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Things You Should Know: Quenching Metal – Explained

January 15th, 2018

If you have ever been to a real blacksmith’s forge or watched one of the popular metal-working reality TV shows, you likely have seen the professionals using quenching heat treatments such as oil quenching. It differs from other common steel heat treatment processes such as case hardening, tempering steel and precipitation hardening and it can be quite dramatic, with steam rising from the cauldron of whatever medium the metalsmith prefers for just the right effect. But for those not used to working with red-hot pieces of metal, the whole process can be a little mysterious. Let’s take a closer look at the concepts behind quenching metal and why one might choose one medium over another.

What Is Quenching?

quenching metalQuenching is a technique used by metalworkers or metal heat treatment companies after they have treated steel at very high heat. They may have been annealing it, stress relieving it or normalizing it. If the pro doesn’t bring the metal back to room temperature quickly, the microstructure of the metal might change, which will compromise its strength. Annealing also involves a gradual cooling of the metal, but steel quenching is much faster, which could be beneficial, depending on the circumstances.

How Do Metalworkers Do It?

The basic method for quenching steel or metal is to plunge the metal into some sort of liquid or, in other cases, forced air. There often will be a large burst of steam as the red-hot metal hits the surface of the room-temperature liquid. In fact, the steam plays a role in whether the smith has to stir the metal around in the liquid to prevent pockets of moist air.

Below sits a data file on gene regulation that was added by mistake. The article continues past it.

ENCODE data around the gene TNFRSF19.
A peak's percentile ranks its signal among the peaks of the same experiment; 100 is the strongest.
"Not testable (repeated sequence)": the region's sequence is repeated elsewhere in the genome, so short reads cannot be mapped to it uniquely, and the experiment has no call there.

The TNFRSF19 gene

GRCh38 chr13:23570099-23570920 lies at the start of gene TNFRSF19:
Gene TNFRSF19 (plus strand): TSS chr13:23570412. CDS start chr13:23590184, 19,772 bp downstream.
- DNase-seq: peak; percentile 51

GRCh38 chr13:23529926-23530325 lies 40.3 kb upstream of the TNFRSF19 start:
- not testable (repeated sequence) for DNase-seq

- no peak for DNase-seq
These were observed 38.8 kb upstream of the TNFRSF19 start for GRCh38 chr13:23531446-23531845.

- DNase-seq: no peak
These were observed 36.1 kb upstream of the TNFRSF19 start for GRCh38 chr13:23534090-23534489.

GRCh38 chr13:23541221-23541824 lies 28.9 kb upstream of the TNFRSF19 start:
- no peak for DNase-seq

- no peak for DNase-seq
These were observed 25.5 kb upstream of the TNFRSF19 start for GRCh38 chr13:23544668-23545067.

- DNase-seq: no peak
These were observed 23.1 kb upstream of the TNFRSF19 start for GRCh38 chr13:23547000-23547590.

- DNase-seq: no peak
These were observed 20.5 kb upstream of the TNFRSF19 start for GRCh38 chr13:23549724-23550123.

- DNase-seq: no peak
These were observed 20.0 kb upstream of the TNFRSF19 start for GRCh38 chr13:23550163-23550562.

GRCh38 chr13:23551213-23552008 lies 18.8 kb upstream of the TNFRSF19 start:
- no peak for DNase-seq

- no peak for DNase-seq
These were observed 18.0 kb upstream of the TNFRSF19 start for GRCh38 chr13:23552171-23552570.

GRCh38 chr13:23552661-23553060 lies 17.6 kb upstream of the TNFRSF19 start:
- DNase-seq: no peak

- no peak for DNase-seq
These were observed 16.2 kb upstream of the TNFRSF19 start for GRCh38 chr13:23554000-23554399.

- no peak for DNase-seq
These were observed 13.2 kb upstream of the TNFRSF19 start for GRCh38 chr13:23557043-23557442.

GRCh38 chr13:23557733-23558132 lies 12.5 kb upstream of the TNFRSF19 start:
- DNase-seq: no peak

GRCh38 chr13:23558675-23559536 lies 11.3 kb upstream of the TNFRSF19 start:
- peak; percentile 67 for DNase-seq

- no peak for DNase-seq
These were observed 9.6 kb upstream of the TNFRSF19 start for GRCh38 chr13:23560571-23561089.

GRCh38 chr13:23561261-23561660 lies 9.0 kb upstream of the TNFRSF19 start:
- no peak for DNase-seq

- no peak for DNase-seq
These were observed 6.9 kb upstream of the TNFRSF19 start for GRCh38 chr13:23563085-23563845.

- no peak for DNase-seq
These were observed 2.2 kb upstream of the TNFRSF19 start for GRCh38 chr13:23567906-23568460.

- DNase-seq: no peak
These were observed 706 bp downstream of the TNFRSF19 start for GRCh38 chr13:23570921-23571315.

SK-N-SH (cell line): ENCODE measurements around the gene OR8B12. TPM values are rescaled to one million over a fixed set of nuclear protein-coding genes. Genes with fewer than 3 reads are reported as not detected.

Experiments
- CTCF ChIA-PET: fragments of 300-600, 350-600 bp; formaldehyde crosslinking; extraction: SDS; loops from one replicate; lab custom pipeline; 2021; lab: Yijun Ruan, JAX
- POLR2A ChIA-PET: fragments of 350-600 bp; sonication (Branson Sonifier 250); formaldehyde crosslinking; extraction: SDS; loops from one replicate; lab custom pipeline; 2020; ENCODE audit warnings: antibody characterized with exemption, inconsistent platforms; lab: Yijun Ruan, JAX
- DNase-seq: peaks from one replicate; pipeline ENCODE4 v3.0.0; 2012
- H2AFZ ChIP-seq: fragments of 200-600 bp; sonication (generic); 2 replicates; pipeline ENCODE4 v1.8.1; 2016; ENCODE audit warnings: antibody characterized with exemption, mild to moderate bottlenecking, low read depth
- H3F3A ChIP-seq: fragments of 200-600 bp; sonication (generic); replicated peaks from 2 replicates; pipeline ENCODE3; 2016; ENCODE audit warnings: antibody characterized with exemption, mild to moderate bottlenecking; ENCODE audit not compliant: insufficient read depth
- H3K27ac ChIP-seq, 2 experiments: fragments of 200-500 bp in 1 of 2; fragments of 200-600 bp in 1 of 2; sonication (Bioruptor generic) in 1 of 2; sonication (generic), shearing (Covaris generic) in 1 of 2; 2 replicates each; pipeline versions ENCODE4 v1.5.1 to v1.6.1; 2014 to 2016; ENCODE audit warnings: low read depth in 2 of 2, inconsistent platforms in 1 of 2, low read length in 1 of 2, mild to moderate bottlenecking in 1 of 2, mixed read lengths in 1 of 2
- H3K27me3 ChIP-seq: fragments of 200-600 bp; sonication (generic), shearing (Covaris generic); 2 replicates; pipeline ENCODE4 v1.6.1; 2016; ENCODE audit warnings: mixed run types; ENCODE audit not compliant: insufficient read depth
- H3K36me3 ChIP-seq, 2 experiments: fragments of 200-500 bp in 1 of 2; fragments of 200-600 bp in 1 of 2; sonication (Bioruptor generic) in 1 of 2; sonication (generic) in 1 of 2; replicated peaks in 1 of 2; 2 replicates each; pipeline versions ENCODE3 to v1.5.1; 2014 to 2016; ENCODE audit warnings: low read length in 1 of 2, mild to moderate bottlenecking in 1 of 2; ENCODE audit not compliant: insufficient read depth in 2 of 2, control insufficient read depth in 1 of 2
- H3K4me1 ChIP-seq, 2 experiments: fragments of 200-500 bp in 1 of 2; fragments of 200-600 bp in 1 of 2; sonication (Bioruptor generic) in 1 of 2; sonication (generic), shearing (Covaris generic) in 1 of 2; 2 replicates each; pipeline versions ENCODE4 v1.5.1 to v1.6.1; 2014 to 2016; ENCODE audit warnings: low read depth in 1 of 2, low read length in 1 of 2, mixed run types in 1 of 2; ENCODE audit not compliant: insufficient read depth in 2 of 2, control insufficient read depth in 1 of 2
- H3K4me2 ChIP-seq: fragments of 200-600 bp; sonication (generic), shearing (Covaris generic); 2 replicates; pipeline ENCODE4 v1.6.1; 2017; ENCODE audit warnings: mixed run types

What Are the Options for Media?

There are a lot of different types of quenching liquids, and each has its particular uses. Water is an effective and simple option, but it also has some significant drawbacks. It cools metal very quickly and helps it reach its maximum level of hardness. However, it can also lead to cracking or distortion of the steel, compromising its utility and potentially rendering it useless.

Many metalworkers chose alternate media such as oils, polymers or salt water. In some cases, air convection is used. Each of the options comes with a specific quenching speed or rate. The slower the metal cools, the higher the chance of changes to the microstructure. Water’s quench rate, for example, is much faster than that of mineral or cottonseed oil.

Why do Metalsmiths Do It?

Metal goes through a complicated set of states as it has been heated and begins to cool. At various parts of the process it can be brittle and need tempering in oil, lead baths or salts. In order to control the finish product’s brittleness, ability to withstand tensile stress and overall strength, the metalworker must carefully control which states the metal reaches and how quickly. A misstep in any part of the process could lead to unsuitable steel.

Of course, the use of the metal is of particular importance. The blade of a weapon requires an entirely different approach than metal that will be used as bolts on a shipping container, for example. The quenching procedure allows for variations in control that yields the right metal product that the metalsmith is looking for.

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